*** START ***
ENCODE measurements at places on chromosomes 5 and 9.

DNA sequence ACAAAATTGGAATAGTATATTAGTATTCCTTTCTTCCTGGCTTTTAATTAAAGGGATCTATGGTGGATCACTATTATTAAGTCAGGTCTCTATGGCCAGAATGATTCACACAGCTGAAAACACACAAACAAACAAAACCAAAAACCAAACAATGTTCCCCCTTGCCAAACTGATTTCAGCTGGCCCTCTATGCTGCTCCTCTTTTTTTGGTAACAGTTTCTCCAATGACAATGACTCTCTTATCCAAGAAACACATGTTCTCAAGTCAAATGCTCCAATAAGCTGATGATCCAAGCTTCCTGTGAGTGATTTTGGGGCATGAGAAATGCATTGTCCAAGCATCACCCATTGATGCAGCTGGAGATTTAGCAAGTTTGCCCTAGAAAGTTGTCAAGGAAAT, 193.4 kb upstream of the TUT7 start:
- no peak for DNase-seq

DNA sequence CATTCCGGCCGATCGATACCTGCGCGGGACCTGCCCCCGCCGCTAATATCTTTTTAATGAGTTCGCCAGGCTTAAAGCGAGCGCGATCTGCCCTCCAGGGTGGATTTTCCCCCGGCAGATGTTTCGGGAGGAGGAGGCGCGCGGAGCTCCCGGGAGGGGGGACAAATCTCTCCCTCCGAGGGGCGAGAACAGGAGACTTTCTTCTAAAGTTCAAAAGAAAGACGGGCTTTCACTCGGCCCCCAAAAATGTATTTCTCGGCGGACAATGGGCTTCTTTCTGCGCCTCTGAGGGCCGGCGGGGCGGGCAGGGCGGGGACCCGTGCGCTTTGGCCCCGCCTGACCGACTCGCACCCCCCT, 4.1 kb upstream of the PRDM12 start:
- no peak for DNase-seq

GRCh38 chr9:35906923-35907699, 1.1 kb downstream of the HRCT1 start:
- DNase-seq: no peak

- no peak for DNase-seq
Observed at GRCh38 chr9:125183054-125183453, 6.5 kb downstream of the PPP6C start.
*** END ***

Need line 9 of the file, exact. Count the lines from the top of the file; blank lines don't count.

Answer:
Observed at GRCh38 chr9:125183054-125183453, 6.5 kb downstream of the PPP6C start.